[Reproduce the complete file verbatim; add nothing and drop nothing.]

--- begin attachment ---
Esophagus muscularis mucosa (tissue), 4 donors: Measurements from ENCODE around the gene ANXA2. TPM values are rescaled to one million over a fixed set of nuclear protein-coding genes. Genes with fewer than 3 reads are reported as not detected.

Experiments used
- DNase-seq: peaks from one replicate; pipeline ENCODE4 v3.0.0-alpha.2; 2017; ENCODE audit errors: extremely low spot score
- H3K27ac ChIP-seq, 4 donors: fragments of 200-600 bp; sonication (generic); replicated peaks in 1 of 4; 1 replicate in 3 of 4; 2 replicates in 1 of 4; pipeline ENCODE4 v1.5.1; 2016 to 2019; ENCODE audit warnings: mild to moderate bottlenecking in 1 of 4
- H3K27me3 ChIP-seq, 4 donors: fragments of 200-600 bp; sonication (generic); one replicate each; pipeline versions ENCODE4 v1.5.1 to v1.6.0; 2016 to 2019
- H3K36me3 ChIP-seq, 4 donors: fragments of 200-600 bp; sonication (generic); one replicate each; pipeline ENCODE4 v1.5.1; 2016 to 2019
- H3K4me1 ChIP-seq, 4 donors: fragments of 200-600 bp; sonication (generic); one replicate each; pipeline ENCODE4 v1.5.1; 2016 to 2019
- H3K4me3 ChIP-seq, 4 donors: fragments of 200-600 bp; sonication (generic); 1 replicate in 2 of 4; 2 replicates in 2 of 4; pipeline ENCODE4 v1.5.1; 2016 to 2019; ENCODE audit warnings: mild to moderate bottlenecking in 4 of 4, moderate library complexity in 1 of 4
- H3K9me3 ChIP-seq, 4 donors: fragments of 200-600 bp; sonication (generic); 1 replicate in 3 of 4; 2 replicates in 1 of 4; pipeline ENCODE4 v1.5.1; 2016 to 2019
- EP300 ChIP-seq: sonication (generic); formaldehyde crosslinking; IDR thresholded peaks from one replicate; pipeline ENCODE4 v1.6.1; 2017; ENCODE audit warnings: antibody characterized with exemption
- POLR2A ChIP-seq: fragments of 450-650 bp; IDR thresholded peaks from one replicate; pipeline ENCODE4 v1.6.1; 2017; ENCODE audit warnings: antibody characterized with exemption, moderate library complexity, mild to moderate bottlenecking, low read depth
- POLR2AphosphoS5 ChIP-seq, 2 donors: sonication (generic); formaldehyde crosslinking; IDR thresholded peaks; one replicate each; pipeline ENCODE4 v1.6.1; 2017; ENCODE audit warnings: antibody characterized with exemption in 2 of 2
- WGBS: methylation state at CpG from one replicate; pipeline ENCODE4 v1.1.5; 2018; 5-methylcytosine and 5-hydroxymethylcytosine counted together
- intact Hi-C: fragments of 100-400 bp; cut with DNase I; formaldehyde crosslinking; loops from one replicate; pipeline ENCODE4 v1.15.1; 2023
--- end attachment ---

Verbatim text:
Esophagus muscularis mucosa (tissue), 4 donors: Measurements from ENCODE around the gene ANXA2. TPM values are rescaled to one million over a fixed set of nuclear protein-coding genes. Genes with fewer than 3 reads are reported as not detected.

Experiments used
- DNase-seq: peaks from one replicate; pipeline ENCODE4 v3.0.0-alpha.2; 2017; ENCODE audit errors: extremely low spot score
- H3K27ac ChIP-seq, 4 donors: fragments of 200-600 bp; sonication (generic); replicated peaks in 1 of 4; 1 replicate in 3 of 4; 2 replicates in 1 of 4; pipeline ENCODE4 v1.5.1; 2016 to 2019; ENCODE audit warnings: mild to moderate bottlenecking in 1 of 4
- H3K27me3 ChIP-seq, 4 donors: fragments of 200-600 bp; sonication (generic); one replicate each; pipeline versions ENCODE4 v1.5.1 to v1.6.0; 2016 to 2019
- H3K36me3 ChIP-seq, 4 donors: fragments of 200-600 bp; sonication (generic); one replicate each; pipeline ENCODE4 v1.5.1; 2016 to 2019
- H3K4me1 ChIP-seq, 4 donors: fragments of 200-600 bp; sonication (generic); one replicate each; pipeline ENCODE4 v1.5.1; 2016 to 2019
- H3K4me3 ChIP-seq, 4 donors: fragments of 200-600 bp; sonication (generic); 1 replicate in 2 of 4; 2 replicates in 2 of 4; pipeline ENCODE4 v1.5.1; 2016 to 2019; ENCODE audit warnings: mild to moderate bottlenecking in 4 of 4, moderate library complexity in 1 of 4
- H3K9me3 ChIP-seq, 4 donors: fragments of 200-600 bp; sonication (generic); 1 replicate in 3 of 4; 2 replicates in 1 of 4; pipeline ENCODE4 v1.5.1; 2016 to 2019
- EP300 ChIP-seq: sonication (generic); formaldehyde crosslinking; IDR thresholded peaks from one replicate; pipeline ENCODE4 v1.6.1; 2017; ENCODE audit warnings: antibody characterized with exemption
- POLR2A ChIP-seq: fragments of 450-650 bp; IDR thresholded peaks from one replicate; pipeline ENCODE4 v1.6.1; 2017; ENCODE audit warnings: antibody characterized with exemption, moderate library complexity, mild to moderate bottlenecking, low read depth
- POLR2AphosphoS5 ChIP-seq, 2 donors: sonication (generic); formaldehyde crosslinking; IDR thresholded peaks; one replicate each; pipeline ENCODE4 v1.6.1; 2017; ENCODE audit warnings: antibody characterized with exemption in 2 of 2
- WGBS: methylation state at CpG from one replicate; pipeline ENCODE4 v1.1.5; 2018; 5-methylcytosine and 5-hydroxymethylcytosine counted together
- intact Hi-C: fragments of 100-400 bp; cut with DNase I; formaldehyde crosslinking; loops from one replicate; pipeline ENCODE4 v1.15.1; 2023